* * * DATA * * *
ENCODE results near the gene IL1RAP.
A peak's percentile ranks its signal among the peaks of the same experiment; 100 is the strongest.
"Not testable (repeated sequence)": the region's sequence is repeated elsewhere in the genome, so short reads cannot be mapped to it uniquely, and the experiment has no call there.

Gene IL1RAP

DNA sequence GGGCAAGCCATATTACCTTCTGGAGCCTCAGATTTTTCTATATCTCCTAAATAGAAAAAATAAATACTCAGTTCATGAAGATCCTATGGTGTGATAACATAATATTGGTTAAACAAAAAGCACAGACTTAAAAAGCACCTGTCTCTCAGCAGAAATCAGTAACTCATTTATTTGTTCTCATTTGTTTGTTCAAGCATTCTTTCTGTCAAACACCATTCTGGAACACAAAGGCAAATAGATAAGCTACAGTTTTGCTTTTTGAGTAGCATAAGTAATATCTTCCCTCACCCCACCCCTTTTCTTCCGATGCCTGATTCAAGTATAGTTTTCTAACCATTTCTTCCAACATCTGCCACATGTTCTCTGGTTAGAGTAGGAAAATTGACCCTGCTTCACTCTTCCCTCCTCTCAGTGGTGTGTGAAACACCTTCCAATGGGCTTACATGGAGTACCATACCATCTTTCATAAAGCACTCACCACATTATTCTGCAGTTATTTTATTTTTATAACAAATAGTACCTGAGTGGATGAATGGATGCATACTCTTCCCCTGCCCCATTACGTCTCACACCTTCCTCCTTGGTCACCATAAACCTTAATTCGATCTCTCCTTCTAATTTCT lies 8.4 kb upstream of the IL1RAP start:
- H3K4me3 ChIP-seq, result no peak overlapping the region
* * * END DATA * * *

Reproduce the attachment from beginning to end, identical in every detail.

ENCODE results near the gene IL1RAP.
A peak's percentile ranks its signal among the peaks of the same experiment; 100 is the strongest.
"Not testable (repeated sequence)": the region's sequence is repeated elsewhere in the genome, so short reads cannot be mapped to it uniquely, and the experiment has no call there.

Gene IL1RAP

DNA sequence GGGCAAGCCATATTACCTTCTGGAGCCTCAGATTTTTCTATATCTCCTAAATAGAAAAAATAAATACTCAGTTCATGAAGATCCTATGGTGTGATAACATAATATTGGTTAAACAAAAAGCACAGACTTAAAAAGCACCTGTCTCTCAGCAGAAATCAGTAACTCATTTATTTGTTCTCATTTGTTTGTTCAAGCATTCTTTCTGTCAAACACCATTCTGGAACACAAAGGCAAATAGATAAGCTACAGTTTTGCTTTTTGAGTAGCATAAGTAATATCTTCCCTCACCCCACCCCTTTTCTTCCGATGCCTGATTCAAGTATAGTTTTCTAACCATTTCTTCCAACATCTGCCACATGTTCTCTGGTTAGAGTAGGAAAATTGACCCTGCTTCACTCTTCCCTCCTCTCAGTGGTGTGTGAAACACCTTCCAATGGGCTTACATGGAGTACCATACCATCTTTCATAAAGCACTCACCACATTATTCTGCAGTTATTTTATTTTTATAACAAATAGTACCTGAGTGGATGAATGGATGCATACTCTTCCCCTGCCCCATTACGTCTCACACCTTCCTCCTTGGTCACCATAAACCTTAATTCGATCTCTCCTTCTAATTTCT lies 8.4 kb upstream of the IL1RAP start:
- H3K4me3 ChIP-seq, result no peak overlapping the region